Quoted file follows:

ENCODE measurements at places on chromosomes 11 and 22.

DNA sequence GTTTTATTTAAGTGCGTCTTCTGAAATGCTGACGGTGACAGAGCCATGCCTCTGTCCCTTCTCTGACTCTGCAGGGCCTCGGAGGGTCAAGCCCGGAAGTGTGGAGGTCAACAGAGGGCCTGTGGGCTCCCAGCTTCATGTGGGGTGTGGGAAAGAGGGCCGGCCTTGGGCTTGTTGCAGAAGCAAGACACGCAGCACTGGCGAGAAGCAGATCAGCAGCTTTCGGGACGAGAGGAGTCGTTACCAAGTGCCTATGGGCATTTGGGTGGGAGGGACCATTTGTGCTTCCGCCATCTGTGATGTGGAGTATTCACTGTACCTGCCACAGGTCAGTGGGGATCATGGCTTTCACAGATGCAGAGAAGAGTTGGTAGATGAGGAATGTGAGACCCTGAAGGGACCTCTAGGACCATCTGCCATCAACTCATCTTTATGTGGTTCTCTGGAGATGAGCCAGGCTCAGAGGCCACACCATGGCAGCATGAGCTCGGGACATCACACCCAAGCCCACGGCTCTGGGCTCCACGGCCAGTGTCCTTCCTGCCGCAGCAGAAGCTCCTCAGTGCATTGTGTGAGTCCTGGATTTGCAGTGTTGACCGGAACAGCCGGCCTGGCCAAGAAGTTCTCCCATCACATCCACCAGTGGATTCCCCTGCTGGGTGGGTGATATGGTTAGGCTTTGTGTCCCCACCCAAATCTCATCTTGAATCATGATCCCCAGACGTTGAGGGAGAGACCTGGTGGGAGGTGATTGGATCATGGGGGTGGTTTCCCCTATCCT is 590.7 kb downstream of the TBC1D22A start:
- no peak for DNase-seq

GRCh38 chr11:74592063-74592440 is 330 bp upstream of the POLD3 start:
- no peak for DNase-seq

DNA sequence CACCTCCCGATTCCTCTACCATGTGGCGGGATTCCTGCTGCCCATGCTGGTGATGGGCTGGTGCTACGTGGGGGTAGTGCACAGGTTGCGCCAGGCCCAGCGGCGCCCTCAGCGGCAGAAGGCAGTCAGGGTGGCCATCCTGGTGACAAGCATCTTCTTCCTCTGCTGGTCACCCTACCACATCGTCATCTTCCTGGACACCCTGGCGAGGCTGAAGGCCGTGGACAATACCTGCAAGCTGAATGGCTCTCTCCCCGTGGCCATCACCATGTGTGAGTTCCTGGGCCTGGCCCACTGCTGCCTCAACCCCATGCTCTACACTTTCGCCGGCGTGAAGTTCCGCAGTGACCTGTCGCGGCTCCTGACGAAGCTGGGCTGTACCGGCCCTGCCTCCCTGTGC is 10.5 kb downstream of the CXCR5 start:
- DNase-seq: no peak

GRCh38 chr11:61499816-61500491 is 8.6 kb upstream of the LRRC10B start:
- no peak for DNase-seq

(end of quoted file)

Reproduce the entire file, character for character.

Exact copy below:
ENCODE measurements at places on chromosomes 11 and 22.

DNA sequence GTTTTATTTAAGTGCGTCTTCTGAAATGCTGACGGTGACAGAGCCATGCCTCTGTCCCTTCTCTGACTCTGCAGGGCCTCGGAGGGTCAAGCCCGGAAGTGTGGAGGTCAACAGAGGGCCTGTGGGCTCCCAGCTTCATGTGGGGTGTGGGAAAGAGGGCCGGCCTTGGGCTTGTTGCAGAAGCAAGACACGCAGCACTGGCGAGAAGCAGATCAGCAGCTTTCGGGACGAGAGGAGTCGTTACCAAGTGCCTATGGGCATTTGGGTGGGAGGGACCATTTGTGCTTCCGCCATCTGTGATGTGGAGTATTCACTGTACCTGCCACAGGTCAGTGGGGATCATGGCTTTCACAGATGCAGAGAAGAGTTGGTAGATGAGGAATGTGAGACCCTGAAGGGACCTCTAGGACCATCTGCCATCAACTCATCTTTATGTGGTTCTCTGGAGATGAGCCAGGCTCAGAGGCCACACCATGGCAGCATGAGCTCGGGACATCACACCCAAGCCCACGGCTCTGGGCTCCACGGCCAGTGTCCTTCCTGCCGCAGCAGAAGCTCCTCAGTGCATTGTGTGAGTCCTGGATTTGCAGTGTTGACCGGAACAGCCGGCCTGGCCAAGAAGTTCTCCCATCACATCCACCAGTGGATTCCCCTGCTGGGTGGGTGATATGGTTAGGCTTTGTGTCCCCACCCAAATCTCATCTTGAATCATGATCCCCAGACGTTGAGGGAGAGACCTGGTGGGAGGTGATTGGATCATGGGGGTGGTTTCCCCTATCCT is 590.7 kb downstream of the TBC1D22A start:
- no peak for DNase-seq

GRCh38 chr11:74592063-74592440 is 330 bp upstream of the POLD3 start:
- no peak for DNase-seq

DNA sequence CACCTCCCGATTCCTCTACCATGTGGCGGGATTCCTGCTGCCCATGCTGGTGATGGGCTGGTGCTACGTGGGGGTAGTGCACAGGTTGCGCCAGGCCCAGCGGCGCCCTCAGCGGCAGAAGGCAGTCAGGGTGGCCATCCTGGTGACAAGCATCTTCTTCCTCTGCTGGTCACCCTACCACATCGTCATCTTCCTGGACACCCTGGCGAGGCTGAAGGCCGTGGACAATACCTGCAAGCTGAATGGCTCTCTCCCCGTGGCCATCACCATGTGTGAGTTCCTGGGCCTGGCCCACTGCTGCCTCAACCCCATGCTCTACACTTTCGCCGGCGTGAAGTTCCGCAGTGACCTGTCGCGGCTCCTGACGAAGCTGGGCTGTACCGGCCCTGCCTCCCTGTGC is 10.5 kb downstream of the CXCR5 start:
- DNase-seq: no peak

GRCh38 chr11:61499816-61500491 is 8.6 kb upstream of the LRRC10B start:
- no peak for DNase-seq